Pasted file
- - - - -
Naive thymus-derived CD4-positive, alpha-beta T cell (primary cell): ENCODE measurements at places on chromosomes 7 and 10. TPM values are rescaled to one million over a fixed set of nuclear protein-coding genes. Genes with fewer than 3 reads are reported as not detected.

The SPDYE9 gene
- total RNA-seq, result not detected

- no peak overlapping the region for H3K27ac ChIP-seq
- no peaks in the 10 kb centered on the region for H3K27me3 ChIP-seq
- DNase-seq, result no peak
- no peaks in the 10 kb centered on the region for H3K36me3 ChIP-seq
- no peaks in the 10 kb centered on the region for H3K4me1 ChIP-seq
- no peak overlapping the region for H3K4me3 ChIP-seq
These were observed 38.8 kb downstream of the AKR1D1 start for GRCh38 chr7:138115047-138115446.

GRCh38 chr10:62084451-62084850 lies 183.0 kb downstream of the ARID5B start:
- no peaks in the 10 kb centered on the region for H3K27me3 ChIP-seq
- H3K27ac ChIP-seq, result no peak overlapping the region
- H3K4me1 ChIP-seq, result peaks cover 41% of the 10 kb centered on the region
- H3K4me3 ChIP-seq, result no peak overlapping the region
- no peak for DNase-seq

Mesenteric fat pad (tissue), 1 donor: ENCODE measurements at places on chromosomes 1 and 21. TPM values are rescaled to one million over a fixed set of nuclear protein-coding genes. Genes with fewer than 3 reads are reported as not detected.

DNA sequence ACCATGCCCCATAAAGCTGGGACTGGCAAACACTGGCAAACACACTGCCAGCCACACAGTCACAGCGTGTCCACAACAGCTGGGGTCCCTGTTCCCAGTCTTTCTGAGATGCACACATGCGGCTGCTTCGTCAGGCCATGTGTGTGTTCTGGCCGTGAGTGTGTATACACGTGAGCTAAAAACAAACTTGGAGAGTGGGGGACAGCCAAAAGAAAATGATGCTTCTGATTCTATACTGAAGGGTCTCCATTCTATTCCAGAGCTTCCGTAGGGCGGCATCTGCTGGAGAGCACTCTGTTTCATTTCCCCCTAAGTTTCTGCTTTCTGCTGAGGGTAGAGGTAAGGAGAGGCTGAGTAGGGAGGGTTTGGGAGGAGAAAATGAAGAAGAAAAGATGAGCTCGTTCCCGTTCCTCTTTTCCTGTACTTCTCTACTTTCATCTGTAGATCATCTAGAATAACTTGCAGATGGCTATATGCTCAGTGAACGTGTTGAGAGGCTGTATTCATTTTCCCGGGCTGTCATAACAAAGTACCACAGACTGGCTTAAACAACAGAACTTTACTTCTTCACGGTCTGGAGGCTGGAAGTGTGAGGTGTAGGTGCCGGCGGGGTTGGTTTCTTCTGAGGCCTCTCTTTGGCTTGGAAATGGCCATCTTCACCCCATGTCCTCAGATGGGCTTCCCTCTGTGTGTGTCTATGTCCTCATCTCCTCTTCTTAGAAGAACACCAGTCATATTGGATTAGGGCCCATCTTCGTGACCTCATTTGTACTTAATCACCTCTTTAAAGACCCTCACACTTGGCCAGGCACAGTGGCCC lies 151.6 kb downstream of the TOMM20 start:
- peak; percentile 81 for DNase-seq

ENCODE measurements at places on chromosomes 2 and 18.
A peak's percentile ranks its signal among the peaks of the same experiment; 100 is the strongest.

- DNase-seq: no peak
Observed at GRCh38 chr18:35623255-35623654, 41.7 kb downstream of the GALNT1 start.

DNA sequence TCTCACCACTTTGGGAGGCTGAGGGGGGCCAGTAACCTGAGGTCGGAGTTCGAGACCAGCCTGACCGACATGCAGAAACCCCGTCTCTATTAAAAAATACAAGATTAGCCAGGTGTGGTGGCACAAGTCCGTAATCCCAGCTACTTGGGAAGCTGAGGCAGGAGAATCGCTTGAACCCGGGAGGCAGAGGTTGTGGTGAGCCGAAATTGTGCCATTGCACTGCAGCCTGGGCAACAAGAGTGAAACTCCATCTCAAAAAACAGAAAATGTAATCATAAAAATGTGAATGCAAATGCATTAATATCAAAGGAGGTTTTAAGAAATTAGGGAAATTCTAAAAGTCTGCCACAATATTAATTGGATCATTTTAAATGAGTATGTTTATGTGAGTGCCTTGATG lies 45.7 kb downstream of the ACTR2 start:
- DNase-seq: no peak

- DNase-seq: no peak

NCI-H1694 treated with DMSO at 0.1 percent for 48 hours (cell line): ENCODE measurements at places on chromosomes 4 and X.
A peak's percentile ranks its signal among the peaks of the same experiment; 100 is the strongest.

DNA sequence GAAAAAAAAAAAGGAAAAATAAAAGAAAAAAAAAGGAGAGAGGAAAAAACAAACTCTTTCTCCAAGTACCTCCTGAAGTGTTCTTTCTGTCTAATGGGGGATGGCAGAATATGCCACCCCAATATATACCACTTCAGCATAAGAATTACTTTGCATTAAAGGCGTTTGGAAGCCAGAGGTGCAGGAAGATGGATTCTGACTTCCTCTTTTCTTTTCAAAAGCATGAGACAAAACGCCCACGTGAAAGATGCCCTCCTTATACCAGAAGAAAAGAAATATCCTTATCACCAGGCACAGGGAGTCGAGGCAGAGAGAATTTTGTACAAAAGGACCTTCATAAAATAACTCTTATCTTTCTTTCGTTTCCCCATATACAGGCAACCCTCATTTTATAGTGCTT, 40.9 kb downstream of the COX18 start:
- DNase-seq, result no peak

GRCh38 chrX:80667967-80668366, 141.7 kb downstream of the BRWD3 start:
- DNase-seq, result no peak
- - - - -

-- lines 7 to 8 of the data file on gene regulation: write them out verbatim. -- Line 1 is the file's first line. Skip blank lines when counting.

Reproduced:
- no peaks in the 10 kb centered on the region for H3K36me3 ChIP-seq
- no peaks in the 10 kb centered on the region for H3K4me1 ChIP-seq